Mountain Ridge Junior High School: Life Skills

I didn’t know when I scheduled, but this class is also special-ed. I can’t tell you about the kids, but I can tell you about the situation and lesson. I scheduled the class on Saturday night. I would be subbing for the main teacher, where there should be a para-educator. In this case, the school forgot until this morning that there would be no para-educator. The para-educator quit on Friday. I didn’t know any of this until eight when I showed.

The teacher had emailed the lesson plan to the para by mistake, so there was no lesson plan for fifteen minutes after the first bell and no para with a class of seven middle-schoolers all on the autistic-spectrum and fourteen peer-tutors. Lucky for me, the speech-teacher was there and as well as a parent of a student working on a toilet training IEP. Both pitched in to help until the the lesson plan showed up. Thirty minutes later, a sub for the para showed up. Thirty minutes after that, two part-time aids showed up (the parent and speech-teacher then left). There we so many non-teaching adults, the class practically ran itself.

The primary focus of the day was something called the color circle. It looks like an archery target of the ROY G BIV rainbow with violet on the inside and red on the outside. Each color indicates a level of personal space. Violet and indigo represent personal space and personal rights. Blue represents the space family has. This means the amount of contact a family can have through touch, hugs, kisses etc.. Green, the color we focused on is for the very best friends, people who we share interests with and who we shake hands with, high-five, knuckle and elbow. The entire day was about friends. It was great because many of the peer-tutors have been friends with the special-ed kids since pre-school and have very special, long term relationships. We talked about proper contact and improper contact even with super-close friends.

The next layers were for people we don’t touch. Yellow is for teachers, assistants, substitutes like me, doctors, home-staff and other school friends. Orange is for people we know at school like the secretaries or the grocer or cashier at McDonalds. Red is for strangers.

I think CUE (Central Utah Enterprises–a transition center for cognitively-disabled adults I work at quite often) could use this and it is obvious that the younger clients/trainees at CUE already do. The older clients/trainees have no concept of personal space and love to hug just about anyone. The younger clients/trainees are just as friendly, but maintain a very safe and prudent distance.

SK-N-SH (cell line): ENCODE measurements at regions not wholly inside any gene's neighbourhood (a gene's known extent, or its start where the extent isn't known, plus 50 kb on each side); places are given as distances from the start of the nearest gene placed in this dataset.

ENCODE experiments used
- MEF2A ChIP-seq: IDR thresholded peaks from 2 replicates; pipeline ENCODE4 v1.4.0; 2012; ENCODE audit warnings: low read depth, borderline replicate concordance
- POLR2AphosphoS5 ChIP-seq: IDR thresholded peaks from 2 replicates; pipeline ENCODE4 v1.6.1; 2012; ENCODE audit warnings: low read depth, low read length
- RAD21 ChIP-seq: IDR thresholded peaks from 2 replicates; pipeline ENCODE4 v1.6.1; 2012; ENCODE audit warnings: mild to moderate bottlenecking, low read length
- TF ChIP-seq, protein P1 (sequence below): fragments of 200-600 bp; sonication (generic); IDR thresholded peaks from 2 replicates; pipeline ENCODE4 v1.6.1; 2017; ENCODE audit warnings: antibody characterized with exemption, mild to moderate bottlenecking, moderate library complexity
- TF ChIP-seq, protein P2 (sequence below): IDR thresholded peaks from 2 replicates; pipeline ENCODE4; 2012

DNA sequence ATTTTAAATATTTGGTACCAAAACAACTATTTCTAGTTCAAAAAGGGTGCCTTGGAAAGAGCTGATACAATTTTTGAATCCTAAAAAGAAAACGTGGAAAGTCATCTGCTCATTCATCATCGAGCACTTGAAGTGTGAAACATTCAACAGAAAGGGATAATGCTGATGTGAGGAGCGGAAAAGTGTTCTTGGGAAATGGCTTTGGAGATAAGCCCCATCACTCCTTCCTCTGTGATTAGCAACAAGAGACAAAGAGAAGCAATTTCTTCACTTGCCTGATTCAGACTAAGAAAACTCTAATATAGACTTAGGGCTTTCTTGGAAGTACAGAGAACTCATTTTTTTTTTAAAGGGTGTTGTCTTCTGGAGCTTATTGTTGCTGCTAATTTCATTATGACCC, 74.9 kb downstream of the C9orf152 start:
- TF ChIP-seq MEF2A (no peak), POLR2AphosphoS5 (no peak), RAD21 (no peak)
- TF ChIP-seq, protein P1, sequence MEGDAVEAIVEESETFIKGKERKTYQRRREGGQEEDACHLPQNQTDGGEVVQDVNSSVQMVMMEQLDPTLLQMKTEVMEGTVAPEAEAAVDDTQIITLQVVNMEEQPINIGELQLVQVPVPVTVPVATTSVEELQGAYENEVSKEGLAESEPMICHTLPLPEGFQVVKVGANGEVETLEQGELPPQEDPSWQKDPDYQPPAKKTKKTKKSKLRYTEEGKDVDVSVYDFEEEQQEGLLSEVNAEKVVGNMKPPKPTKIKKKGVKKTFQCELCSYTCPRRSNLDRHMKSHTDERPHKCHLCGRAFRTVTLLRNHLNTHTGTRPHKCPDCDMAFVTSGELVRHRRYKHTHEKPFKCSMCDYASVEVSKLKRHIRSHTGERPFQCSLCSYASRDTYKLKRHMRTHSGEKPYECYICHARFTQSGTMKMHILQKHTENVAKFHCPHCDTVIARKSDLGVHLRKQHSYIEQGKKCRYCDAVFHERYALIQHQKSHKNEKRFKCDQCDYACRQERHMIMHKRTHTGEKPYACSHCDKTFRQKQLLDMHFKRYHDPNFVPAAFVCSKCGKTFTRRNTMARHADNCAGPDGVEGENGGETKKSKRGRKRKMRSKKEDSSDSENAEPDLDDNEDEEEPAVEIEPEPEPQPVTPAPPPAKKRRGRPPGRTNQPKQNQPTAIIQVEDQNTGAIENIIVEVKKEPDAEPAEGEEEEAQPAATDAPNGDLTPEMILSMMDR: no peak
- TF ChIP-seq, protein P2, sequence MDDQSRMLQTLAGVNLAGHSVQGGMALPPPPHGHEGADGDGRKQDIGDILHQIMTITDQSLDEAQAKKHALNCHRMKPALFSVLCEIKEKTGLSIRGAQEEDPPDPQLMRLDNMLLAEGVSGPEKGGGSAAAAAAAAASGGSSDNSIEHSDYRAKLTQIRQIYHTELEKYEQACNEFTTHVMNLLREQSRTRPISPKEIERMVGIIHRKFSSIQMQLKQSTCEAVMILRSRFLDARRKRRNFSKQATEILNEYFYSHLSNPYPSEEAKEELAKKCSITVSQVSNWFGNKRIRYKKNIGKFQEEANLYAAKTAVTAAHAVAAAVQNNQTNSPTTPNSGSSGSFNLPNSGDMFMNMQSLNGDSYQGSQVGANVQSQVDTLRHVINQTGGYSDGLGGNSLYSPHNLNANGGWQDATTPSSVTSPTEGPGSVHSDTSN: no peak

The interesting thing as this applies to me, is that I don’t let anyone past the yellow layer. I am a very much don’t touch person, but when my kids were little, they didn’t have any concept of space. I hope these lessons are taught at very young ages and are repeated often. With the creepiness of society now, this is important stuff.


9 thoughts on “Mountain Ridge Junior High School: Life Skills

  1. I love days like that when you go to work prepared to teach and advise but end up learning something for yourself in the process.

  2. I did the circle program with a group of students who are visually impaired. The theory sounds great, but convincing these kids that is not right to get too close to most people (except in the family or friend circles,) negates their need to have a sighted guide to lead them around. Too close, they are told…

    • Oooo . . . amazing point. In the classes I’ve subbed with visually impaired students, there is always a certain amount of physical contact between the students. As a sub, I am not allowed to touch students, even students that need it like visually impaired students so I’ve asked students to act as guides.

      Thank you for bringing this up. What a great point!!! Thanks for stopping by.

  3. Thank you so much for visiting my blog! I came by to return the favor.
    Loved this story. My mom used to work with people across the spectrum and as a child I got to spend time with many of them, so it was cool to see this side of things.
    I also love your political cartoons 🙂

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